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Philippine authorities arrest 71-year-old Australian nun

Sister Patricia Fox is declared an 'undesirable alien' after being accused of participating in illegal political activities
Philippine authorities arrest 71-year-old Australian nun

Nuns visit Australian nun Patricia Fox, superior of the Sisters of Our Lady of Sion in the Philippines, at the immigration bureau where she was brought after her arrest in Manila on April 16. (Photo by Mark Saludes)

Published: April 17, 2018 05:20 AM GMT
Updated: August 31, 2021 05:02 AM GMT

Philippine authorities have arrested, detained and intend to deport a 71-year-old Australian nun for allegedly engaging in illegal political activities.

Immigration officers arrested Sister Patricia Fox, Philippine superior of the international Catholic congregation Sisters of Our Lady of Sion, at her convent in Quezon City on April 16.

Although the prosecutor in charge, "found no probable cause" for her arrest and ordered the nun's "release for further investigation," immigration officials insisted on the nun's detention.

They said Sister Fox failed to surrender her passport to the bureau. The nun said her documents were with a travel agency.

Sister Fox was being detained at the bureau's intelligence division.

Immigration officials have accused the nun, who has worked in rural communities for 27 years, of being an "undesirable alien" for joining protest rallies and visiting political prisoners.

Among the evidence presented by authorities are pictures of the nun taken during a jail visit in the southern Philippines with a banner that reads "Stop Killing Farmers."

The nun also joined a recent fact-finding and solidarity mission that investigated alleged human rights abuses committed against farmers and tribal people in the southern Philippines.

She told ucanews.com that part of her missionary work is "to immerse with the poorest of the poor in any event."

"Our mission includes listening to the narratives of people especially poor farmers and indigenous people," she said. "We go to places where we find them."

The nun said her presence at demonstrations "was not a form of protest against anyone in the government but merely accompanying the poor in their struggle."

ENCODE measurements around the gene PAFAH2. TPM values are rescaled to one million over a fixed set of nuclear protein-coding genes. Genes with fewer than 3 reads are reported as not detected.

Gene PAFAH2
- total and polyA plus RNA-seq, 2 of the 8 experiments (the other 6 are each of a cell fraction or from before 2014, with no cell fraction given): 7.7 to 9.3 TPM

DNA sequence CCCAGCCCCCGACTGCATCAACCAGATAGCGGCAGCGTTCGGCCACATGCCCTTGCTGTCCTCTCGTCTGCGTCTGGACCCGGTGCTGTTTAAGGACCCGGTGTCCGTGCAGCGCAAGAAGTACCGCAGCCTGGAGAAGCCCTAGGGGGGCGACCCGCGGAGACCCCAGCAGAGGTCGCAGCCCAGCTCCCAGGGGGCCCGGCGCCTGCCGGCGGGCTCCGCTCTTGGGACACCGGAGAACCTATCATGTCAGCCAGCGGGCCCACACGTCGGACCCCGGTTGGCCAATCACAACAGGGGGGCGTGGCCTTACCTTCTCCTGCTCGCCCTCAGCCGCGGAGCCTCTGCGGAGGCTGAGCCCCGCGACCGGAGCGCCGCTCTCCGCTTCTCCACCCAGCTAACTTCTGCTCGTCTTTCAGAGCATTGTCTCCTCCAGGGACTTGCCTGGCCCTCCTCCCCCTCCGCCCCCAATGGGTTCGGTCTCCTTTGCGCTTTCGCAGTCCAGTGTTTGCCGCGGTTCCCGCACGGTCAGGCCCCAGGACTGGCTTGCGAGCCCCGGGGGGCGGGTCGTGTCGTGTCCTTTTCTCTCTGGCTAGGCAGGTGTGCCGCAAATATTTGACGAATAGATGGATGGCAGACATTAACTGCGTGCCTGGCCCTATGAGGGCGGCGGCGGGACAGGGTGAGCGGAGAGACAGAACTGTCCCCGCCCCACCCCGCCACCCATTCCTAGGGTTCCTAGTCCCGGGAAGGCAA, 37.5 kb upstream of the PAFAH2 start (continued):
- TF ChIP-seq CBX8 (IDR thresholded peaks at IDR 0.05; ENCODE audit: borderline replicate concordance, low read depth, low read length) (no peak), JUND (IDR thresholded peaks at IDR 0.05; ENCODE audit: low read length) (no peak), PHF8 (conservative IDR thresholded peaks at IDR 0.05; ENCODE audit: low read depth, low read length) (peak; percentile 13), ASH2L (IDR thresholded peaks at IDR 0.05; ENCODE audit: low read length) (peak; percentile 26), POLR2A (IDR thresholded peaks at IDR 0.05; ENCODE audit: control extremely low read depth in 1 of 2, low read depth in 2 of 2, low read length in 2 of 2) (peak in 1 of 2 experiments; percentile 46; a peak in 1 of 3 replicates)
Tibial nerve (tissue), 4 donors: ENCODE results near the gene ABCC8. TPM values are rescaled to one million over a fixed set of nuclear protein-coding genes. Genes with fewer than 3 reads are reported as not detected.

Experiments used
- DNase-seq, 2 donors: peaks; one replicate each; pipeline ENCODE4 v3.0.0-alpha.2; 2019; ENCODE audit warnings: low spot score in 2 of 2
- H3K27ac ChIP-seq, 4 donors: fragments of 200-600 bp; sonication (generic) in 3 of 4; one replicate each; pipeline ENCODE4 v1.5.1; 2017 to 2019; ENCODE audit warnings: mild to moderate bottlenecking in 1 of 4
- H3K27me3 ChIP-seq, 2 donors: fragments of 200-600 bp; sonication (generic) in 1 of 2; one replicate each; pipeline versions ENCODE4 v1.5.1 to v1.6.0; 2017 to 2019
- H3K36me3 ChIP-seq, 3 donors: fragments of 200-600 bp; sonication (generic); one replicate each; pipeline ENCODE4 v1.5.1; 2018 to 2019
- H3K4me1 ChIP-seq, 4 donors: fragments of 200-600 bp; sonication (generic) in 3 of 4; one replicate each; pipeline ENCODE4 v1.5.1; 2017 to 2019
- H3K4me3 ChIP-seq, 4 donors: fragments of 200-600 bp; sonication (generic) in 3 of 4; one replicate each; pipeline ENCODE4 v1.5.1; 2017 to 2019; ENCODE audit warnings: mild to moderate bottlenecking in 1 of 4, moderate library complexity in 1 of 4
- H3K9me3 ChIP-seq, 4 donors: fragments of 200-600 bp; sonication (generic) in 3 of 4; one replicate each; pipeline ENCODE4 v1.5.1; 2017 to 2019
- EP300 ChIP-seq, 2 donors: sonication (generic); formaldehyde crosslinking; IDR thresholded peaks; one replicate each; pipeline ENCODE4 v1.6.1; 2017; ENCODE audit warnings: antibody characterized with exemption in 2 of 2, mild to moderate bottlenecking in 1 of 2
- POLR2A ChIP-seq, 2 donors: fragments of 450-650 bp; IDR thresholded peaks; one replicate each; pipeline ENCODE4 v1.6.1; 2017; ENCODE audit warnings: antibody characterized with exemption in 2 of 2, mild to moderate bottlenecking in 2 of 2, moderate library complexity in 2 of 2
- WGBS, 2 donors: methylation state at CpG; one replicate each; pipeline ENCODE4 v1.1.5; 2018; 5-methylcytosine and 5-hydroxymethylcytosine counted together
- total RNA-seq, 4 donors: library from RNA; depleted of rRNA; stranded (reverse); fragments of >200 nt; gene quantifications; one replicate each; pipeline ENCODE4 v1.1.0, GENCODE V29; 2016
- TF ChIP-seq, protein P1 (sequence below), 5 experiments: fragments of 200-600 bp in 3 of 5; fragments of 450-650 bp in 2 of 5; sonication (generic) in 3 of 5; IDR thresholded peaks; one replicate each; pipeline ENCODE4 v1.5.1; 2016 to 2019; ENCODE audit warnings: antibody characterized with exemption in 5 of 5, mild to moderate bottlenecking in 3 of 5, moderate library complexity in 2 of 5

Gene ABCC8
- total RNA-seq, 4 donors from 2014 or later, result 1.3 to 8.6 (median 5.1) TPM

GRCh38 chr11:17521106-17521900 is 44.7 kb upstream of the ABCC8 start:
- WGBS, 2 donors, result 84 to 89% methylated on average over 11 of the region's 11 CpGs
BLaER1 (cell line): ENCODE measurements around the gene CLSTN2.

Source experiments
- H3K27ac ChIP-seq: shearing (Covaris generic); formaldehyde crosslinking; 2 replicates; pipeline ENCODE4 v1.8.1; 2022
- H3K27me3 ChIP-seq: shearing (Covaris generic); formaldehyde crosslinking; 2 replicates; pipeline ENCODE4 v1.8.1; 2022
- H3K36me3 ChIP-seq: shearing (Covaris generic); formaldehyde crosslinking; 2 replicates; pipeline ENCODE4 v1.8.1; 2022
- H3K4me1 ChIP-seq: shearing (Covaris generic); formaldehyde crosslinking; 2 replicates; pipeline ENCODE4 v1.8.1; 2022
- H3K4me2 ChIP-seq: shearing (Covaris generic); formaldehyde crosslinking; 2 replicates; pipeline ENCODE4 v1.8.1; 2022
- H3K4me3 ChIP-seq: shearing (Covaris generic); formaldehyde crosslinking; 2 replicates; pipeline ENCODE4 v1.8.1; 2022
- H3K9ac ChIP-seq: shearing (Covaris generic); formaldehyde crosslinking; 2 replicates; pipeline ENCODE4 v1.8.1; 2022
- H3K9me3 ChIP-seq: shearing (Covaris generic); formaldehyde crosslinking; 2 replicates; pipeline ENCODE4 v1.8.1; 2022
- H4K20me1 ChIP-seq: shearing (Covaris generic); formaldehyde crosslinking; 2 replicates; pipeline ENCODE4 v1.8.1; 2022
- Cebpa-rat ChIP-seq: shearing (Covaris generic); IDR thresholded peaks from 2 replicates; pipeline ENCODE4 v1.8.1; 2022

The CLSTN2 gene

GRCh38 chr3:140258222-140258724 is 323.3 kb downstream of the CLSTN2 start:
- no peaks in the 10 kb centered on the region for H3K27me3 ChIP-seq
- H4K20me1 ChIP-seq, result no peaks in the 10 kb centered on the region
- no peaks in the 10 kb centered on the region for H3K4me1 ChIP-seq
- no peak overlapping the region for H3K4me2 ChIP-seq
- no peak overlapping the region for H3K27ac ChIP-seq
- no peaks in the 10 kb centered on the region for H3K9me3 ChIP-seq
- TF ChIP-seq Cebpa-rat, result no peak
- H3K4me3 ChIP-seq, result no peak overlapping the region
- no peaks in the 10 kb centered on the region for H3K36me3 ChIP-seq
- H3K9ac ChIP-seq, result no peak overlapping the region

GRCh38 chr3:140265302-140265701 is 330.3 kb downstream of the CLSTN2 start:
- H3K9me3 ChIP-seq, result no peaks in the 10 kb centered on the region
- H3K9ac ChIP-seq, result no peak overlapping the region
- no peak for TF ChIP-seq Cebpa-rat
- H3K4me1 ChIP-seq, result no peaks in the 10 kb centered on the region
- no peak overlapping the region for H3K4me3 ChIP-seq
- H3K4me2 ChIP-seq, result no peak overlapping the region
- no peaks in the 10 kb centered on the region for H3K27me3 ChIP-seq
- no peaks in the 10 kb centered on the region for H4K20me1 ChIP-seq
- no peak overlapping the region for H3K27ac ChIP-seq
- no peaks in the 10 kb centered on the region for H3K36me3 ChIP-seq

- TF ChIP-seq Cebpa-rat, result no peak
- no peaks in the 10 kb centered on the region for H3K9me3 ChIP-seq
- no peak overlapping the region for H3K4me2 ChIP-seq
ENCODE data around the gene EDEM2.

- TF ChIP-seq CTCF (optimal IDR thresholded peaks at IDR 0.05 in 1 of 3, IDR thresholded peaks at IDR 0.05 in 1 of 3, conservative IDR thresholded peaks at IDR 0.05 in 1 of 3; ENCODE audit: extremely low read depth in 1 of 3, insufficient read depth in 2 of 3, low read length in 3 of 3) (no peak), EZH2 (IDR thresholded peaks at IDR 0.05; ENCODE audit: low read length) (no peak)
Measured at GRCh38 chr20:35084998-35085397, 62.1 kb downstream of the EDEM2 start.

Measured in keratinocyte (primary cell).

Sister Fox, who holds a Philippine missionary visa, is former national coordinator of the Rural Missionaries of the Philippines and volunteer staff of the Union of Agricultural Workers.

Australian nun Patricia Fox (left), superior of the Sisters of Our Lady of Sion in the Philippines, speaks with her legal counsel after her arrest in Manila on April 16. (Photo by Mark Saludes)


Human rights and church groups expressed alarm over her arrest.

Manila Auxiliary Bishop Broderick Pabillo said Sister Fox "is too old to run from the government or from whatever allegations they are accusing her of."

The prelate appealed to authorities to release her for humanitarian reasons, adding that the arrest is a "form of persecution and harassment."

"This is political," said Bishops Pabillo. "The government is trying to intimidate individuals and groups who are in pursuit of social justice for the oppressed and the poor," he added.

Father Benjamin Alforque of the Promotion of Church People's Response said the arrest is a violation of the nun's fundamental rights.

"When has it become a crime for church people to exercise their right to preach the Gospel and accompany the poor?" said the priest.

The Rural Missionaries of the Philippines said her arrest was part of the Philippine government's crackdown on human rights defenders.

"It is disheartening that [Sister Fox] is being attacked by our government when all she does is serve and support the Filipino rural poor," said Sister Elen Belardo, national coordinator of the group.

In February, the immigration bureau in the southern city of General Santos arrested five foreign members of an international solidarity mission.

On April 15, Italian Giacomo Filibeck, deputy secretary-general of the Party of European Socialists, was barred from entering the Philippines.

Filibeck was part of an international human rights mission in October last year that looked into alleged human rights violations in the country.

On April 13, President Rodrigo Duterte warned Fatou Bensouda, prosecutor of the International Criminal Court, that she would be barred from entering the country.

The International Criminal Court is currently looking into alleged abuses committed by the Philippine government especially in its anti-narcotics campaign.

Cristina Palabay of human rights group Karapatan said the arrest of Fox and threats against international human rights advocates "are clear and blatant forms of violation on the exercise of people's right to extend international solidarity to victims of rights violations."

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